Individuals with disabilities are not replacements for normal children that are stolen away by the disability in question. They are whole people, deserving of the same rights, respect, and dignity afforded their peers. Too often, the idea that children with disabilities are less than human lies at the heart of horrific crimes committed against them.

I urge everyone to sign the petition against this very dangerous campaign. Not all publicity is good publicity. All we have to remember are the recent mall, church and university shootings to know that. I also think that most of us agree when the rampage of negative campaigning does not reduce stigma -- it only increases ignorance and fear.



Anonymous CS said...

His reply was like a corporate press statement full of kool-aid for all to digest. I can't help but think its a purposeful passive-aggressive response. Is he giving everyone the finger? He asks for diaglog but just vomits up the initial press release.

6:06 PM  
Anonymous -Brian- said...

In the New York Daily News, as of December 14th, there is a strong condemnation of the campaign in the article "PSYCH GROUPS FURY OVER RANSOM ADS", although the article still gives Dr. Koplewicz another chance to rebuke his critics. Even the Autism Acceptance Project is mentioned in the article.

12:06 AM  
Anonymous Aspiegirl said...

""suicide is the third leading cause of death among young people ages 15 to 24, and serious emotional problems affect one out of 10 young people, most of whom do not get help""

I never had a suicidal thought at all until I was asked - almost told - I was suicidal by others. I was asked daily if I felt like hurting myself. Even though I am autistic negative thoughts like that never crossed my mind. Even this year when seeing a therapist the first thing she asked is "are you suicidal?" Its as if they want us that way.

As far as getting help. I would not have had the problems I had if the "help" DID NOT HAPPEN. My entire family agrees that the system caused me to decline. It was therapist and DRs that told me I would never function in the world. I was sent home by them ---- They said I was to high functioning for them to help me but to low functioning to be is society. My mom asked them what they meant and they said that it meant I slipped through the cracks and nothing could be done at all. I was in my 20s and that was one of the worst days in my life. I felt like I was being told that I was nothing. No one.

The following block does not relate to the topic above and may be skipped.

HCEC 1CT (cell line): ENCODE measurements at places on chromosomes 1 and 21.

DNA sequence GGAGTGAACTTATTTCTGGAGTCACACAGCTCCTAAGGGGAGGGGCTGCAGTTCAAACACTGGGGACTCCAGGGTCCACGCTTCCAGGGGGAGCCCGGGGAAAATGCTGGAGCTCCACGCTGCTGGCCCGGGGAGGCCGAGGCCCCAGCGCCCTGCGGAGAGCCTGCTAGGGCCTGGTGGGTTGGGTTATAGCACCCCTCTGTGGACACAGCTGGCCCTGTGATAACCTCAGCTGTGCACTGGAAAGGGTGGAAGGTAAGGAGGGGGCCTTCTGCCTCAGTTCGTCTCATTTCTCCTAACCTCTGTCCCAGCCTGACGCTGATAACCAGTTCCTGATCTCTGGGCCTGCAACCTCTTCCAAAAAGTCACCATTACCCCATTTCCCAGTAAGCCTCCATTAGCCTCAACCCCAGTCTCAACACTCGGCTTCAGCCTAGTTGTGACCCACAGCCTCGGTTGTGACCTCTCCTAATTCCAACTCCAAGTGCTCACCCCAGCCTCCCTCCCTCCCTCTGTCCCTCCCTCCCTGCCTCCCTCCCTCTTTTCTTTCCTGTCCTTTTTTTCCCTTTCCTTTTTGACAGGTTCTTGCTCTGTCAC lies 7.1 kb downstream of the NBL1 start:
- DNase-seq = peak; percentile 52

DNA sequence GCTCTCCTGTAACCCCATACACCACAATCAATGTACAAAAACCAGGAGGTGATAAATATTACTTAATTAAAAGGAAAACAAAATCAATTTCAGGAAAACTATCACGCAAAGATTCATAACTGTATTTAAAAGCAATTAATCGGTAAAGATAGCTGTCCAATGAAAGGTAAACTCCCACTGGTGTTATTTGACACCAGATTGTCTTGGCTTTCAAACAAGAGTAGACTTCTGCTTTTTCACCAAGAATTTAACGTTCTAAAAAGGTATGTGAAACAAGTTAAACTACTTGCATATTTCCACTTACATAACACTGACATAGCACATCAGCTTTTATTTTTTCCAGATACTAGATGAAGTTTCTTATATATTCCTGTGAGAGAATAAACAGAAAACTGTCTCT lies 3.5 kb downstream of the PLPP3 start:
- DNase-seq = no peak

20 years later and they say the same thing. Oh wait I forgot..... they will help me if I am suicidal though. Go figure.

Sorry for such a blunt comment but I had to leave therapy because of it making me worse and I worry that the so call "help" they offer only causes a person to think less of themselves. Sorry if it bothers anyone that is not my intent.


9:03 AM  
Anonymous Anonymous said...

Aspiegirl - your post made my sigh.. and roll my eyes... I am at the point too that the fewer "professionals" in my son's lives they happier and better educated and even "more normal" they are becoming (what is normal?? :) ) The SLP's, OT's and tutors, have done an amazing job.. the one's that claim they know all about ASD.. they are the most dangerous.

I've passed it on Estee. Not only to other ASD parents but those with ADHD as well.

Ready for the snowstorm??


10:15 AM  
Anonymous Anonymous said...

Too little too late?
It took Harold Koplewicz too long to realize that hurting people you want to “help” is not acceptable collateral damage. We should write these officials to thank them for pulling the ads and request that they keep an eye on Dr. Koplewicz to make sure he doesn’t try anything this dirty again to drum up business in the name of public awareness:

Kenneth Langone, Board Chairman
New York University Medical Center

Martin Lipton, Board of Trustee Chairman
New York University

John Sexton, President
New York University

Robert Grossman, Dean & President
New York University Medical Center

5:42 PM